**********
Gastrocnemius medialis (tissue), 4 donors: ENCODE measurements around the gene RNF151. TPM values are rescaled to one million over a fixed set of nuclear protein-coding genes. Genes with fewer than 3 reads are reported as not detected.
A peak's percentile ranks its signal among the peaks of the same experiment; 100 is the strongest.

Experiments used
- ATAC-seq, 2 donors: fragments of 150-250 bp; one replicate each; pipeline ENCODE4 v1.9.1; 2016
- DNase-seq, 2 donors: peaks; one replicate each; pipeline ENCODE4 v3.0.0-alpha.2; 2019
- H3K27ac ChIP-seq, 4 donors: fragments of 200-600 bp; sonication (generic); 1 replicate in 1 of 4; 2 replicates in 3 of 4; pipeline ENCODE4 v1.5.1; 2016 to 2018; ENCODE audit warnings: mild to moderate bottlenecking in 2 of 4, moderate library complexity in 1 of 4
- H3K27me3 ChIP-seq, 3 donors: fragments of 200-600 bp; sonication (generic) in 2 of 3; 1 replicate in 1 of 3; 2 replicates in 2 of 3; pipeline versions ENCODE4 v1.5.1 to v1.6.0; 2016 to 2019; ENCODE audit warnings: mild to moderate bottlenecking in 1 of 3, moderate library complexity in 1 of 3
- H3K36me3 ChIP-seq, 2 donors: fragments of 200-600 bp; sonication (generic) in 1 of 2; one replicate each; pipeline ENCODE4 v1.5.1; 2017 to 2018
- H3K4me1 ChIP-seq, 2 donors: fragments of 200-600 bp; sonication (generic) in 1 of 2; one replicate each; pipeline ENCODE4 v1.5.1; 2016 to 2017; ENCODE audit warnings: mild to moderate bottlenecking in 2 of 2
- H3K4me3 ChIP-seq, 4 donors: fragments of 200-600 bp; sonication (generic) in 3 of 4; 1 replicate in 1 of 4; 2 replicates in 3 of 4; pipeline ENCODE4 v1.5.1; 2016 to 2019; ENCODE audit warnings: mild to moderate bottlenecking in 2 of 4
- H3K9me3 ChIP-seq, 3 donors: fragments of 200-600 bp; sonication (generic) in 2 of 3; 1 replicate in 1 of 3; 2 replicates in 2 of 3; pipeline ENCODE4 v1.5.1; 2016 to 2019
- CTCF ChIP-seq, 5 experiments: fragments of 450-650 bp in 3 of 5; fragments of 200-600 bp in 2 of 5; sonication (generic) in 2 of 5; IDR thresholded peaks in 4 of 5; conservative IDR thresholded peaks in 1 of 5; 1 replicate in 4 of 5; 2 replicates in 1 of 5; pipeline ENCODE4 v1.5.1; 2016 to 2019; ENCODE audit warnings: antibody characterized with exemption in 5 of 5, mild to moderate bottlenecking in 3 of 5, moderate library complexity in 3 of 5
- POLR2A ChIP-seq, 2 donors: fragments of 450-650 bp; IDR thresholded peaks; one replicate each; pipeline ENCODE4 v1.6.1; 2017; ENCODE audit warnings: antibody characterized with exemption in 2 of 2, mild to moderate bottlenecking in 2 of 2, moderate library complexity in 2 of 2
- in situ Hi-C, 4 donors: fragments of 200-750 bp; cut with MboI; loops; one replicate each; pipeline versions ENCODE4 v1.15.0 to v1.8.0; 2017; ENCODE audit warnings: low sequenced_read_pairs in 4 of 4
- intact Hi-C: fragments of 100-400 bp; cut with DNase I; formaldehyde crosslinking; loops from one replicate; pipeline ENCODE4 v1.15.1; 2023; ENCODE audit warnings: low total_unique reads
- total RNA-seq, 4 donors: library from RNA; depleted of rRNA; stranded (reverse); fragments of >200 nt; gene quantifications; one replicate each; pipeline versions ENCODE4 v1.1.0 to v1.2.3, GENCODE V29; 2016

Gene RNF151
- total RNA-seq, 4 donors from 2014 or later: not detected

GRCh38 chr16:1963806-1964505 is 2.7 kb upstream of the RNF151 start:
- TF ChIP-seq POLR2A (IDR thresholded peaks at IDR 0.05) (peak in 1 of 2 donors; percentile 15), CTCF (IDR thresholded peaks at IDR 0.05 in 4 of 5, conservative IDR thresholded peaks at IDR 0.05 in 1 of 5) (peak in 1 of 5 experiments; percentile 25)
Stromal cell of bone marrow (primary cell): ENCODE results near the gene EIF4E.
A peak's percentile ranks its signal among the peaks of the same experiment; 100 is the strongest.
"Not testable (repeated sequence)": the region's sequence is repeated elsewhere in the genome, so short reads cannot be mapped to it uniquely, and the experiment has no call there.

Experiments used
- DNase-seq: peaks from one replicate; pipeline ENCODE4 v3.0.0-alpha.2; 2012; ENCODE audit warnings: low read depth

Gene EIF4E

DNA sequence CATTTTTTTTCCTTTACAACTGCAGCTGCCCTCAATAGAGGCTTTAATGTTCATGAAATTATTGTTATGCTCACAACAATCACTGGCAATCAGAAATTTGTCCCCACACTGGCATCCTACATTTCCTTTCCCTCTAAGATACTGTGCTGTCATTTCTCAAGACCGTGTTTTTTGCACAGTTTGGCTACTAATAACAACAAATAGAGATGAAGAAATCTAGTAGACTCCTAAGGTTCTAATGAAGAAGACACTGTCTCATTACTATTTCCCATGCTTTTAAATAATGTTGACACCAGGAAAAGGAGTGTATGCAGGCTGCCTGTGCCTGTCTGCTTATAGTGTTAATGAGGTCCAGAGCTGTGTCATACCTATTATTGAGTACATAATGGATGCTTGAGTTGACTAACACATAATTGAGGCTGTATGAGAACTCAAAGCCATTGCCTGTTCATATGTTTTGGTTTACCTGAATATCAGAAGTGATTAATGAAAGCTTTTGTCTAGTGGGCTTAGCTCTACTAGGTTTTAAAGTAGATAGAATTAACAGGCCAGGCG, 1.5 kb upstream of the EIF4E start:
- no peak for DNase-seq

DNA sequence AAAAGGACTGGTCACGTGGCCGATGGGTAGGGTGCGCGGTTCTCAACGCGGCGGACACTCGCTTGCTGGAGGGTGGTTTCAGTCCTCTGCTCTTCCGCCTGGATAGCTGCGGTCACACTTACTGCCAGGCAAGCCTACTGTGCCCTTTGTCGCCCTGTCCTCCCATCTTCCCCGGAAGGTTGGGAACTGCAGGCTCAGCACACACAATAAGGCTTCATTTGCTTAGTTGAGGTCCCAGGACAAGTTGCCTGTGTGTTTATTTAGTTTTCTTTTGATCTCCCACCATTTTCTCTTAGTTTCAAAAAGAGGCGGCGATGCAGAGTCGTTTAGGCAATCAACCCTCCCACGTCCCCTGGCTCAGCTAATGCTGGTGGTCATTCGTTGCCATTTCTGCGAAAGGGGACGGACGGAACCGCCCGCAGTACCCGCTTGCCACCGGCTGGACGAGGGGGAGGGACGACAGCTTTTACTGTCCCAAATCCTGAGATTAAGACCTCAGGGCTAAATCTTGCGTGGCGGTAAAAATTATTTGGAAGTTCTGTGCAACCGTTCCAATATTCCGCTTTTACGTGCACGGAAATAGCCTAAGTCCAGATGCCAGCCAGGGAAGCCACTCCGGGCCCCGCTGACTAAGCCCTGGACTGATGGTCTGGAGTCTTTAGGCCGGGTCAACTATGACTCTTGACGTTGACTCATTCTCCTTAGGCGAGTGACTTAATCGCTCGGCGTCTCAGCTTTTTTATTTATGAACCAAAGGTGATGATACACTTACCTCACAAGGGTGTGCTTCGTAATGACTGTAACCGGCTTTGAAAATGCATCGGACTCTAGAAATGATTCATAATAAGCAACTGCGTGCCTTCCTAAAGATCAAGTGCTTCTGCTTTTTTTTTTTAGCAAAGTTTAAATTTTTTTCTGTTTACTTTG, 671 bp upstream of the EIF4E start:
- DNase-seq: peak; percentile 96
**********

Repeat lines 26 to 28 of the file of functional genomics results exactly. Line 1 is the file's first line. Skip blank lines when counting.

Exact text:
Gene EIF4E

DNA sequence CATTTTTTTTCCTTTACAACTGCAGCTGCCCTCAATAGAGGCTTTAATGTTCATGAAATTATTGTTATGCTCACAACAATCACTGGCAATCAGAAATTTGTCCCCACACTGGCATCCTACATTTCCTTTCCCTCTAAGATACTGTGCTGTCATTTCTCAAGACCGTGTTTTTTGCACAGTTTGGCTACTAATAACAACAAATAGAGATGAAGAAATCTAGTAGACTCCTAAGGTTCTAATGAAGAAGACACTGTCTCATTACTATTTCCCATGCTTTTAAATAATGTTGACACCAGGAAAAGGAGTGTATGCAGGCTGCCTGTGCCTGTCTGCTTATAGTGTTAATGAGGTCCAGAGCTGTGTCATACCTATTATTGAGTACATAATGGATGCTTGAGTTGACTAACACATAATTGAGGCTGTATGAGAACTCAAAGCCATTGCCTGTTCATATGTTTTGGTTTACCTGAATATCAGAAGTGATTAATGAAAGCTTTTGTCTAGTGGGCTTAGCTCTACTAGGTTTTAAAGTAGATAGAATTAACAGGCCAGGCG, 1.5 kb upstream of the EIF4E start:
- no peak for DNase-seq